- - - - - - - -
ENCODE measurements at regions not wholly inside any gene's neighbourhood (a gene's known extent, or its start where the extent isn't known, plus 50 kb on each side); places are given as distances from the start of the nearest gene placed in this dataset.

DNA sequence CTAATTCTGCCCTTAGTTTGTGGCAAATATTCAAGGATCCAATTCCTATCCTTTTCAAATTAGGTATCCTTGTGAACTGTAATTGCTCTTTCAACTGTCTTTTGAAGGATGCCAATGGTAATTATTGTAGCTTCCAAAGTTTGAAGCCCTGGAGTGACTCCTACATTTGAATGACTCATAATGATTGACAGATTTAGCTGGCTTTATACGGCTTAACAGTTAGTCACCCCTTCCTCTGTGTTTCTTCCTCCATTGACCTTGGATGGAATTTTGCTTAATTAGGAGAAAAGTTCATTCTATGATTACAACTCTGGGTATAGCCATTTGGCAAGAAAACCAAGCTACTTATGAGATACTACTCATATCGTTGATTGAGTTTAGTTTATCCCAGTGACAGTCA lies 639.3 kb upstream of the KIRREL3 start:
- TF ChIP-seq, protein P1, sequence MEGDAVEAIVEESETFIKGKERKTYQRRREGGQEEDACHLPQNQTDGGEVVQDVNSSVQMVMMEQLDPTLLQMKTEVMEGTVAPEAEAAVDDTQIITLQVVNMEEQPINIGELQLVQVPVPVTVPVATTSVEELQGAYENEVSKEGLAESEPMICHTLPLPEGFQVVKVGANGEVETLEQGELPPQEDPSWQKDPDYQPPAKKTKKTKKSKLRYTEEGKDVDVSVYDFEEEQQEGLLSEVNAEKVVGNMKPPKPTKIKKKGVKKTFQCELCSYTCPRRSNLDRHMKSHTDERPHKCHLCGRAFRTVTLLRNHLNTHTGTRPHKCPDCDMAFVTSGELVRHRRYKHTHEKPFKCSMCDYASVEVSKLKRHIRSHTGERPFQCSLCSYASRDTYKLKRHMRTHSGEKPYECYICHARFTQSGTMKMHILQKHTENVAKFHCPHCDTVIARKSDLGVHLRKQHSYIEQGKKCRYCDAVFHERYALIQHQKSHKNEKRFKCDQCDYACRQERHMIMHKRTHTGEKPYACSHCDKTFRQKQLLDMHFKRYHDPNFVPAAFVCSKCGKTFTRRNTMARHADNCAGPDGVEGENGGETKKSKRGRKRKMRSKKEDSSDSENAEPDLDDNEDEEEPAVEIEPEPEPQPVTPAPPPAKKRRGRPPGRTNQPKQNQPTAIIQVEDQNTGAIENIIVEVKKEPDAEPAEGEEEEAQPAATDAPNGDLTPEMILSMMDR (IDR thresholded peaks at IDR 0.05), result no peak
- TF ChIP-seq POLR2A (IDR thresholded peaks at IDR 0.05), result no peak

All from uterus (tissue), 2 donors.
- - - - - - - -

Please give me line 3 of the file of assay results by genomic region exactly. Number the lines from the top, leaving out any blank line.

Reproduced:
- TF ChIP-seq, protein P1, sequence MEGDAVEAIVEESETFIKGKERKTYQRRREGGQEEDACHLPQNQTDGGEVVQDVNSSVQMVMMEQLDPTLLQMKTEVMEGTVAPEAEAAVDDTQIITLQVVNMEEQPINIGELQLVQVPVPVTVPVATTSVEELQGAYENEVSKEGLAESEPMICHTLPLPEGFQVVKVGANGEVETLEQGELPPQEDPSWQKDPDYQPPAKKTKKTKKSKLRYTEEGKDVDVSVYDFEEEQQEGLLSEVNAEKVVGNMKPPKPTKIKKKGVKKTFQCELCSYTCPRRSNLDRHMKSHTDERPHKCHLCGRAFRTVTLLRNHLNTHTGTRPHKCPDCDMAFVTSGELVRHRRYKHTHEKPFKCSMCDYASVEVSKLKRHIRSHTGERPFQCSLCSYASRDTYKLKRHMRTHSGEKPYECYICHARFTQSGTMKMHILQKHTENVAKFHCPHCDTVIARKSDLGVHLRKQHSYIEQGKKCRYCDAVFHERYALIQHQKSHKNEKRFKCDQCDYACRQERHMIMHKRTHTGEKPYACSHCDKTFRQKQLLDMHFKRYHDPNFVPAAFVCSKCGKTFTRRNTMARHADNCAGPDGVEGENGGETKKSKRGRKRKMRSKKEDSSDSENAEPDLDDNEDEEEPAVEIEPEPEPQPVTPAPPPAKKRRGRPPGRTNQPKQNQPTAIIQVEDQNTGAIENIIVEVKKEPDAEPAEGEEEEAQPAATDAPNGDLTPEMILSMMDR (IDR thresholded peaks at IDR 0.05), result no peak